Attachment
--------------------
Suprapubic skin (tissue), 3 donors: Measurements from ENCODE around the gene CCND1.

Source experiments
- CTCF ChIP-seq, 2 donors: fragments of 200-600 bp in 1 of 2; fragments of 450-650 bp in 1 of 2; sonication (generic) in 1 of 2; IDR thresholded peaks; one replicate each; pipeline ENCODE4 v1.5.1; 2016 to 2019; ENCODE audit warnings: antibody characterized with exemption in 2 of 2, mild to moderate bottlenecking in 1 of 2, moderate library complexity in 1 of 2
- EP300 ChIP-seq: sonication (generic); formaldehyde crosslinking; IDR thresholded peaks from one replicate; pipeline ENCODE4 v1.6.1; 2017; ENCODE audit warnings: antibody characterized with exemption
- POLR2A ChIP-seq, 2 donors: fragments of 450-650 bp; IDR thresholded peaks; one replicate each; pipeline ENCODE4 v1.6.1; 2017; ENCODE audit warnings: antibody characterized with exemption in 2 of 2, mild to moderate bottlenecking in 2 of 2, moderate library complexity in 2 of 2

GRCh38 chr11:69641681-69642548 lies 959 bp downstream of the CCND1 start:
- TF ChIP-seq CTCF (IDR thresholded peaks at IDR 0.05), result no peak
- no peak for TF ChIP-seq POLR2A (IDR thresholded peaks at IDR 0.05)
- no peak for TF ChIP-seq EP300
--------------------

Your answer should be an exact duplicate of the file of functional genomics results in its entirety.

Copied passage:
Suprapubic skin (tissue), 3 donors: Measurements from ENCODE around the gene CCND1.

Source experiments
- CTCF ChIP-seq, 2 donors: fragments of 200-600 bp in 1 of 2; fragments of 450-650 bp in 1 of 2; sonication (generic) in 1 of 2; IDR thresholded peaks; one replicate each; pipeline ENCODE4 v1.5.1; 2016 to 2019; ENCODE audit warnings: antibody characterized with exemption in 2 of 2, mild to moderate bottlenecking in 1 of 2, moderate library complexity in 1 of 2
- EP300 ChIP-seq: sonication (generic); formaldehyde crosslinking; IDR thresholded peaks from one replicate; pipeline ENCODE4 v1.6.1; 2017; ENCODE audit warnings: antibody characterized with exemption
- POLR2A ChIP-seq, 2 donors: fragments of 450-650 bp; IDR thresholded peaks; one replicate each; pipeline ENCODE4 v1.6.1; 2017; ENCODE audit warnings: antibody characterized with exemption in 2 of 2, mild to moderate bottlenecking in 2 of 2, moderate library complexity in 2 of 2

GRCh38 chr11:69641681-69642548 lies 959 bp downstream of the CCND1 start:
- TF ChIP-seq CTCF (IDR thresholded peaks at IDR 0.05), result no peak
- no peak for TF ChIP-seq POLR2A (IDR thresholded peaks at IDR 0.05)
- no peak for TF ChIP-seq EP300